Creating a Solid Body from Surfaces

This article outlines the different methods you can use to create a Solid Body using Surfaces. It will outline the different requirements and output abilities based on the feature used. For full descriptions on the individual features and how to apply, we recommend utilizing the SOLIDWORKS help files.


Depending on your modeling methods, you may find yourself with a surface instead of a Solid Body. While this may show the shell of your part accurately, it will not contain mass properties or be usable for simulation. Based on the surface or surfaces you are working with, there are multiple ways to create a Solid Body.


Thicken (Insert > Boss/Bass > Thicken)

This is probably the simplest of the methods to create a solid. It only requires a single surface that does not have to be enclosed. When this option is selected, you can select what side of the surface you want thickened (or both) and a thickness. This thickness will be applied normal to the surface in the direction you choose.

If you have a fully enclosed surface body, you will have the option to "Create solid from enclosed volume."


Trim Surface (Insert > Surface > Trim)

When you have multiple surfaces that intersect to form an enclosed volume, you can use the Trim feature to create a solid. Within the trim property manager, the trim type needs to be set to "Mutual." Select all the intersecting surfaces under surfaces, then either remove the surfaces not needed to enclose the volume or keep the needed surfaces. If the resulting surface is fully enclosed surface, the option for "Create Solid" will become accessible.

We have a separate article on the enhancements made to this feature in 2016 to make previewing the kept/removed surfaces easier. Click here to view that article


Knit (Insert > Surface > Knit)

The knit feature can be used to create a solid from surfaces or faces that form an enclosed volume. The main purpose of the knit command is to combine surfaces, but when the combined surfaces create an enclosed volume, the "Create solid" option becomes available. For the knit feature to work, there must be multiple surfaces selected, if you already have a fully enclosed, singular surface body, this feature will fail and you should use the thicken command instead.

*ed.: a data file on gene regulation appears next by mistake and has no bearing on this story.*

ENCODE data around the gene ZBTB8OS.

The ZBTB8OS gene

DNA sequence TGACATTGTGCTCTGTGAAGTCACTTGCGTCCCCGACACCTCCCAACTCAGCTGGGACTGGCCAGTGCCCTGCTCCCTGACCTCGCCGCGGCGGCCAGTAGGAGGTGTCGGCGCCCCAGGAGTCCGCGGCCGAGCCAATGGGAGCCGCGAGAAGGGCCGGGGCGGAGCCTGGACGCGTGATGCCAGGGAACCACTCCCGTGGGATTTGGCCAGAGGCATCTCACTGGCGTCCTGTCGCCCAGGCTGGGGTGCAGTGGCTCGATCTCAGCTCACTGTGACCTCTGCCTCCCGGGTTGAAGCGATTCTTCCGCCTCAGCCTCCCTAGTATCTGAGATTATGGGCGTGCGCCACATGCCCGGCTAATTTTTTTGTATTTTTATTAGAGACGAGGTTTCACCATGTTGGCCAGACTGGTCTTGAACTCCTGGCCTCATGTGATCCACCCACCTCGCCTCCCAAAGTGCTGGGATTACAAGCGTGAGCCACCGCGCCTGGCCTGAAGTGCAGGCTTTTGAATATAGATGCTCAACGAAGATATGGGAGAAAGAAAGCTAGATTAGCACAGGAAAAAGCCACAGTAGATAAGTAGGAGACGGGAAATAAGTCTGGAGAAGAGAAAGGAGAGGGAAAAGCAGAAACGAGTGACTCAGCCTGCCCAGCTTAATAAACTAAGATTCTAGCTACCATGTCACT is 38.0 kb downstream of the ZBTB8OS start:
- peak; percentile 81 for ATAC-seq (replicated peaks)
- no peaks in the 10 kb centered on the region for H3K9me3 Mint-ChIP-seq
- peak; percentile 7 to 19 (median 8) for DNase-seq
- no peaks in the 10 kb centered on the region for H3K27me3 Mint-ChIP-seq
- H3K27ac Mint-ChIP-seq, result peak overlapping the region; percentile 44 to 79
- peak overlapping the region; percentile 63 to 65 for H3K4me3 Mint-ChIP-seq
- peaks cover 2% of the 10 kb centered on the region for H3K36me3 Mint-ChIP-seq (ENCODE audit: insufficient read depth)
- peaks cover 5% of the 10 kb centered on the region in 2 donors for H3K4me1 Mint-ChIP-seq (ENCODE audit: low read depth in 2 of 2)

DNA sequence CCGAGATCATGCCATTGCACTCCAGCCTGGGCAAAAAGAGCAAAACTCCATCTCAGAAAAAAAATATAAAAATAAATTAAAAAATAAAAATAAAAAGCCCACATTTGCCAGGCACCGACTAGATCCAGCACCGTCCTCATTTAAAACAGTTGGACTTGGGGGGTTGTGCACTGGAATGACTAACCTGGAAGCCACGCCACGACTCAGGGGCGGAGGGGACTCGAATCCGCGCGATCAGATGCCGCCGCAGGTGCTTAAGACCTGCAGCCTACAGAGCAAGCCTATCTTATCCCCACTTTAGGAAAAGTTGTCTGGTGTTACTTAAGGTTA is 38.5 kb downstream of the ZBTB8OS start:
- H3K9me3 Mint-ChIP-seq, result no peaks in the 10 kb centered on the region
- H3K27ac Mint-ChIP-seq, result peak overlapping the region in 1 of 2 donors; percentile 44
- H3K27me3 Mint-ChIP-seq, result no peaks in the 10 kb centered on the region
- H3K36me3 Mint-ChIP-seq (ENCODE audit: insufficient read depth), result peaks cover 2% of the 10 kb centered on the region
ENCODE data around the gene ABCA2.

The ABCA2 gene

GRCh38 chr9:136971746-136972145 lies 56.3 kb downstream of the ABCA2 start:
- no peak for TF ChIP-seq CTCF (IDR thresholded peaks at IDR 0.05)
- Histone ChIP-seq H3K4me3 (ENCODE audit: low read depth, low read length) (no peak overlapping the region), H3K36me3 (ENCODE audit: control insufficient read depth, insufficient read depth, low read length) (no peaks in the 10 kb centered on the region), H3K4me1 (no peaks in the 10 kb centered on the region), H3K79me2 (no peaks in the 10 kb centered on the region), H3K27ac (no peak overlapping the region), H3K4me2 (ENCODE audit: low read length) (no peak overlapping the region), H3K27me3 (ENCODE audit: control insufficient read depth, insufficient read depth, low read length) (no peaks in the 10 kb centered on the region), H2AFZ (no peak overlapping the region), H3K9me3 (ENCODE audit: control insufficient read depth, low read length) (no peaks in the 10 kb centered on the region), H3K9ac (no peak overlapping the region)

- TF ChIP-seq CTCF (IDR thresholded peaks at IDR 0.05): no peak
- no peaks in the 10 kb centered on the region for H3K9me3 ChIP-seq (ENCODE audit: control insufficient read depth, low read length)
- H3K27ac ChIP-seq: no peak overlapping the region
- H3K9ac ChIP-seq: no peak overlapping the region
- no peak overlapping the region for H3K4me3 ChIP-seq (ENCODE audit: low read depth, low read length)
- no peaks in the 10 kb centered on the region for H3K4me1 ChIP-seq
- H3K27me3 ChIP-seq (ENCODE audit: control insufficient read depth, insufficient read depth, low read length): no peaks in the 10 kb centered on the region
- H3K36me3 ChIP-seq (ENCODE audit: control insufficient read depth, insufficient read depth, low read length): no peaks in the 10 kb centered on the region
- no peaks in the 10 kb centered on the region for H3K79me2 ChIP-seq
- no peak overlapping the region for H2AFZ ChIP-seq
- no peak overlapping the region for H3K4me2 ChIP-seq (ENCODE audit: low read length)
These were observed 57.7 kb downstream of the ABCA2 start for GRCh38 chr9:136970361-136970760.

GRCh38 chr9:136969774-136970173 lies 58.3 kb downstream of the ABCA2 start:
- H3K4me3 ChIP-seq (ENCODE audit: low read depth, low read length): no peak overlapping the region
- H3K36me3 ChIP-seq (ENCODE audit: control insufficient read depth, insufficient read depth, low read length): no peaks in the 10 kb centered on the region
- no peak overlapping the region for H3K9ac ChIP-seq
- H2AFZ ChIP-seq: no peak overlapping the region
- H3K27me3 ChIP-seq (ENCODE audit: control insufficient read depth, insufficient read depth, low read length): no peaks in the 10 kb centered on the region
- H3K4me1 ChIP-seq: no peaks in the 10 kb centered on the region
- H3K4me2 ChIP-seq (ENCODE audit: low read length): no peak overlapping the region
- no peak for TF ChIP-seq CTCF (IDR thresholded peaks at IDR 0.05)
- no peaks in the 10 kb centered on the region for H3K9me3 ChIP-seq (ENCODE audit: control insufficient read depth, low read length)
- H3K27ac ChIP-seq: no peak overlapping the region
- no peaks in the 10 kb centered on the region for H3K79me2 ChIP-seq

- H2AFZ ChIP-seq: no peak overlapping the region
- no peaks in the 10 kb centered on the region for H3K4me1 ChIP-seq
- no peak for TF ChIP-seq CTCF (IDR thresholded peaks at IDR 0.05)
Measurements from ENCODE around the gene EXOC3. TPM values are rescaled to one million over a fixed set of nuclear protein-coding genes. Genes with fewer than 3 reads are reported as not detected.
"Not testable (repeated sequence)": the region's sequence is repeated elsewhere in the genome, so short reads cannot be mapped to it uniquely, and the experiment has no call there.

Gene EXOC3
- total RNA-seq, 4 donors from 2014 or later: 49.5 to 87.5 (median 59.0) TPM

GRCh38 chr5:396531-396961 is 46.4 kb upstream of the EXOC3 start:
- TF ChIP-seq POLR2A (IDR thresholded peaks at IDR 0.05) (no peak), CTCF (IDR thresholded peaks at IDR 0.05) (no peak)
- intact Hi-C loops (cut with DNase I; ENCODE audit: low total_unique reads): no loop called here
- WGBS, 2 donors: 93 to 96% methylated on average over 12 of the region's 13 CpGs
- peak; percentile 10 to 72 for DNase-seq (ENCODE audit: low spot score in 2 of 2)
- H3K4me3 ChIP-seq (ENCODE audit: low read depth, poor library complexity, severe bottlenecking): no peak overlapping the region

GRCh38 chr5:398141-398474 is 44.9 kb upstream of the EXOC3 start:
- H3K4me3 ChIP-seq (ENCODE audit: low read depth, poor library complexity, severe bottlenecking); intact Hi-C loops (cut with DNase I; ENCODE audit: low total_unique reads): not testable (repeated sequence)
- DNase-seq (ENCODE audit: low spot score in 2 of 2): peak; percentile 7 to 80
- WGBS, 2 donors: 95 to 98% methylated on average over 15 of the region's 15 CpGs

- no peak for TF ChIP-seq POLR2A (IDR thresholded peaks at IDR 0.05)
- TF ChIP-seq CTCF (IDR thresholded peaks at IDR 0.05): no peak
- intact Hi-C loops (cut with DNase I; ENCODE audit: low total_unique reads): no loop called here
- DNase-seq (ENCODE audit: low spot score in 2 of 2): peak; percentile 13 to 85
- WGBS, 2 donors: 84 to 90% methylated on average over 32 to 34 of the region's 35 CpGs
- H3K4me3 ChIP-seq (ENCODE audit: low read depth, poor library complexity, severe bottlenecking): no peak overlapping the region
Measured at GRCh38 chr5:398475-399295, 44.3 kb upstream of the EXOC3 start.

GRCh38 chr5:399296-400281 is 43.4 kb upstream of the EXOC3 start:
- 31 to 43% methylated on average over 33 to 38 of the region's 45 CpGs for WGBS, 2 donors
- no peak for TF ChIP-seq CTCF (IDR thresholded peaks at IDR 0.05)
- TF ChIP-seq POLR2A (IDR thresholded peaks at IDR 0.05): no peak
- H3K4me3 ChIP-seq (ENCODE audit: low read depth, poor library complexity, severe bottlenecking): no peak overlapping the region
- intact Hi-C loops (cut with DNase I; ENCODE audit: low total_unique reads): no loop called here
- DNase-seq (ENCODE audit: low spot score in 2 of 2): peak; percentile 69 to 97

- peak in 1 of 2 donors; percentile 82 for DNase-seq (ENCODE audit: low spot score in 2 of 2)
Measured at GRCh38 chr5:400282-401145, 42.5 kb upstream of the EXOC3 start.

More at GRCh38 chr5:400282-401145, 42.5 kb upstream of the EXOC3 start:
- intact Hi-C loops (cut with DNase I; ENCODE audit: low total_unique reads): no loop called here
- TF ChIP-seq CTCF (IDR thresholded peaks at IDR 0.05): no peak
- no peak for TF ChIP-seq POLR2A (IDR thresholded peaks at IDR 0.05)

Boundary Surface/Filled Surface (Insert > Surface > Boundary Surface/Fill)

During your modeling, if the surface you are working has a gap that prevents it from creating a fully enclosed volume, using either the Boundary Surface or Filled Surface feature can fill the gap and create a solid. In both commands, the "Create solid" box under Options and Preview will become accessible if the resulting surface is fully enclosed.


Intersect (Insert > Features > Intersect)

Similar to the trim surface command, you can use the Intersect command to find internal regions and create a solid from surfaces. This command can also be used to join Surfaces to existing Solid Bodies. Select all the surfaces or solids that you want to find an intersection for, then select the "Create internal regions" option and select the Intersect button. The region list should populate with all the enclosed volume regions, and selecting the green check mark will result in the creation of a Solid Body.


Delete Face (Insert > Face > Delete)

This works very similar to the Knit/Thicken command in that it requires the surfaces to be a single entity that is enclosed or only contains minor gaps. With the enclosed surface, select a face to delete, then under options select Delete and Fill. This feature is optimal if there are small gaps preventing the surface from being fully enclosed that are difficult to fill. Instead of individually patching the surfaces, this feature will delete the face selected attempt to automatically fill the gaps and create a solid.


If you have any questions or need clarification on any of the methods described in this article, feel free to contact Hawk Ridge Systems Technical Support at


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